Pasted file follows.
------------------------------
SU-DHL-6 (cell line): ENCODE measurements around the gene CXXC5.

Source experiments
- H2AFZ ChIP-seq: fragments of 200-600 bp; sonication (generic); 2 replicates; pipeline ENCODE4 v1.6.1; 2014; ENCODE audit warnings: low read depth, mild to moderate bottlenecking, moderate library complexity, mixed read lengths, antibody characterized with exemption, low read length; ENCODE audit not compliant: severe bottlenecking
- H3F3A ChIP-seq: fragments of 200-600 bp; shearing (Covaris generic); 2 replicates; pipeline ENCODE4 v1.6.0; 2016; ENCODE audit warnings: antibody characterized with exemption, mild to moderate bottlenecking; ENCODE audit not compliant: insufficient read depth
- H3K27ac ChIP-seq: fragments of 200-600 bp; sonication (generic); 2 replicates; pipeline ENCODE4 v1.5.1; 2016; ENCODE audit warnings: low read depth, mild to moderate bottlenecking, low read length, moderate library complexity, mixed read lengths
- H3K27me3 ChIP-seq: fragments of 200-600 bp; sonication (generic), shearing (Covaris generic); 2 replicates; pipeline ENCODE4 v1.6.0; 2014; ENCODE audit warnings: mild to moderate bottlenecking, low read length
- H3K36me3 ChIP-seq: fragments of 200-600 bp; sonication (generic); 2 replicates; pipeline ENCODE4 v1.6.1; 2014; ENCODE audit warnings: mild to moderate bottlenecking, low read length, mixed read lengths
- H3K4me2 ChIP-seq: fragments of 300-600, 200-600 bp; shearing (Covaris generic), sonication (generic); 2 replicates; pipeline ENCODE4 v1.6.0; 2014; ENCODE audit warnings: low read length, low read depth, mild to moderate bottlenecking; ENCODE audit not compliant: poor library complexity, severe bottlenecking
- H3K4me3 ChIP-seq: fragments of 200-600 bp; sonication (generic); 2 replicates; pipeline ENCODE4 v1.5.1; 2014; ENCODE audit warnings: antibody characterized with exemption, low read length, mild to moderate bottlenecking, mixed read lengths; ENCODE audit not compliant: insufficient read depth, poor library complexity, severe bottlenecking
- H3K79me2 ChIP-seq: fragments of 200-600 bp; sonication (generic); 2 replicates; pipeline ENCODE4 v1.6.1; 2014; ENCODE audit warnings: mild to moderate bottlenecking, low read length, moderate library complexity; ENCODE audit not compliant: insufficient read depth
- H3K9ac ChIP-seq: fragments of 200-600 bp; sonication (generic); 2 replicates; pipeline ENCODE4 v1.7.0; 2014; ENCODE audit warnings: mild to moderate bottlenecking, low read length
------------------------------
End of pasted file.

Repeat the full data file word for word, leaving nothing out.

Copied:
SU-DHL-6 (cell line): ENCODE measurements around the gene CXXC5.

Source experiments
- H2AFZ ChIP-seq: fragments of 200-600 bp; sonication (generic); 2 replicates; pipeline ENCODE4 v1.6.1; 2014; ENCODE audit warnings: low read depth, mild to moderate bottlenecking, moderate library complexity, mixed read lengths, antibody characterized with exemption, low read length; ENCODE audit not compliant: severe bottlenecking
- H3F3A ChIP-seq: fragments of 200-600 bp; shearing (Covaris generic); 2 replicates; pipeline ENCODE4 v1.6.0; 2016; ENCODE audit warnings: antibody characterized with exemption, mild to moderate bottlenecking; ENCODE audit not compliant: insufficient read depth
- H3K27ac ChIP-seq: fragments of 200-600 bp; sonication (generic); 2 replicates; pipeline ENCODE4 v1.5.1; 2016; ENCODE audit warnings: low read depth, mild to moderate bottlenecking, low read length, moderate library complexity, mixed read lengths
- H3K27me3 ChIP-seq: fragments of 200-600 bp; sonication (generic), shearing (Covaris generic); 2 replicates; pipeline ENCODE4 v1.6.0; 2014; ENCODE audit warnings: mild to moderate bottlenecking, low read length
- H3K36me3 ChIP-seq: fragments of 200-600 bp; sonication (generic); 2 replicates; pipeline ENCODE4 v1.6.1; 2014; ENCODE audit warnings: mild to moderate bottlenecking, low read length, mixed read lengths
- H3K4me2 ChIP-seq: fragments of 300-600, 200-600 bp; shearing (Covaris generic), sonication (generic); 2 replicates; pipeline ENCODE4 v1.6.0; 2014; ENCODE audit warnings: low read length, low read depth, mild to moderate bottlenecking; ENCODE audit not compliant: poor library complexity, severe bottlenecking
- H3K4me3 ChIP-seq: fragments of 200-600 bp; sonication (generic); 2 replicates; pipeline ENCODE4 v1.5.1; 2014; ENCODE audit warnings: antibody characterized with exemption, low read length, mild to moderate bottlenecking, mixed read lengths; ENCODE audit not compliant: insufficient read depth, poor library complexity, severe bottlenecking
- H3K79me2 ChIP-seq: fragments of 200-600 bp; sonication (generic); 2 replicates; pipeline ENCODE4 v1.6.1; 2014; ENCODE audit warnings: mild to moderate bottlenecking, low read length, moderate library complexity; ENCODE audit not compliant: insufficient read depth
- H3K9ac ChIP-seq: fragments of 200-600 bp; sonication (generic); 2 replicates; pipeline ENCODE4 v1.7.0; 2014; ENCODE audit warnings: mild to moderate bottlenecking, low read length